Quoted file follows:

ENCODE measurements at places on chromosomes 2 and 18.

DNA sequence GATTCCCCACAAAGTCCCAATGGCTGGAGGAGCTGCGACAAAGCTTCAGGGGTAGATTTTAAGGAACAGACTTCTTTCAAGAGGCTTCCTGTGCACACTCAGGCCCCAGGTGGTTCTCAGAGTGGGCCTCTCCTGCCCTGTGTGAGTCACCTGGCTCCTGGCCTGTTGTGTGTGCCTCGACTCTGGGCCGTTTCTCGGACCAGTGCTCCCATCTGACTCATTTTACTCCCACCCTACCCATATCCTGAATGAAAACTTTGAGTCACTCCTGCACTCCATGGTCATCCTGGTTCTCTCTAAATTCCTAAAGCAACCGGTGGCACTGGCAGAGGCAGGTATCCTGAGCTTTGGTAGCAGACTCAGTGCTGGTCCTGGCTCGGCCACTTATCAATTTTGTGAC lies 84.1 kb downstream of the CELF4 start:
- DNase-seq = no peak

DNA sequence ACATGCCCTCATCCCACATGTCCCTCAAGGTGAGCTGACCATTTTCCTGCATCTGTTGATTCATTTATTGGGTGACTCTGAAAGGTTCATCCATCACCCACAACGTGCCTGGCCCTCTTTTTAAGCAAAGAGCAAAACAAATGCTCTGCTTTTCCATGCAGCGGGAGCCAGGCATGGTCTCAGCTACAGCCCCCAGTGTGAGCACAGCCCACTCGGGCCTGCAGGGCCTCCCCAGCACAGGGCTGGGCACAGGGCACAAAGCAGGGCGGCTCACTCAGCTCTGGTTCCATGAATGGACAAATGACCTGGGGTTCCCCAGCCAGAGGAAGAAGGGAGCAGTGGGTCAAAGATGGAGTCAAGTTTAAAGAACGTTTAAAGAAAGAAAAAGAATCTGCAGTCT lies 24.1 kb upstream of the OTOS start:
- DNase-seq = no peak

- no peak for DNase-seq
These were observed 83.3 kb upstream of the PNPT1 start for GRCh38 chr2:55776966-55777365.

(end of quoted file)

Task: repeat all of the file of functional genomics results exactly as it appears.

ENCODE measurements at places on chromosomes 2 and 18.

DNA sequence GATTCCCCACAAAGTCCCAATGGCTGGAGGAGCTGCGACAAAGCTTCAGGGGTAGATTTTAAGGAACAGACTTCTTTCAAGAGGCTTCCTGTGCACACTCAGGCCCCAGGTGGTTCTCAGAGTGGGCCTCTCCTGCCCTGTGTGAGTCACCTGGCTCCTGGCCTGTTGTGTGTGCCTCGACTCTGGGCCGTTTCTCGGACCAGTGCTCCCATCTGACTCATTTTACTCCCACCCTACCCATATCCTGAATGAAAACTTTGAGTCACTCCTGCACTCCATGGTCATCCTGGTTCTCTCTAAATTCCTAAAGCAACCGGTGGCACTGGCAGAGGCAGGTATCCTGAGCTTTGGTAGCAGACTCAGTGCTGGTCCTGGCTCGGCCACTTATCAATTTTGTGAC lies 84.1 kb downstream of the CELF4 start:
- DNase-seq = no peak

DNA sequence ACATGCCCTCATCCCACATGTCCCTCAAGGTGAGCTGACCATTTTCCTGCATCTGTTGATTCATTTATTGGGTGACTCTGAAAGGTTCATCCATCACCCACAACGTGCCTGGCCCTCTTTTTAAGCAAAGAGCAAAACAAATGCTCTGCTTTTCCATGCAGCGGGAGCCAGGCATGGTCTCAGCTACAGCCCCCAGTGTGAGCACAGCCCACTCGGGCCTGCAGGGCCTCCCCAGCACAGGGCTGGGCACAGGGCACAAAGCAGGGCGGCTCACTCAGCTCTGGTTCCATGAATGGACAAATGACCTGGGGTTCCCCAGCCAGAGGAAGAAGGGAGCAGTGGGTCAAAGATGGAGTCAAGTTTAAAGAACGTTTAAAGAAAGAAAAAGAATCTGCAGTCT lies 24.1 kb upstream of the OTOS start:
- DNase-seq = no peak

- no peak for DNase-seq
These were observed 83.3 kb upstream of the PNPT1 start for GRCh38 chr2:55776966-55777365.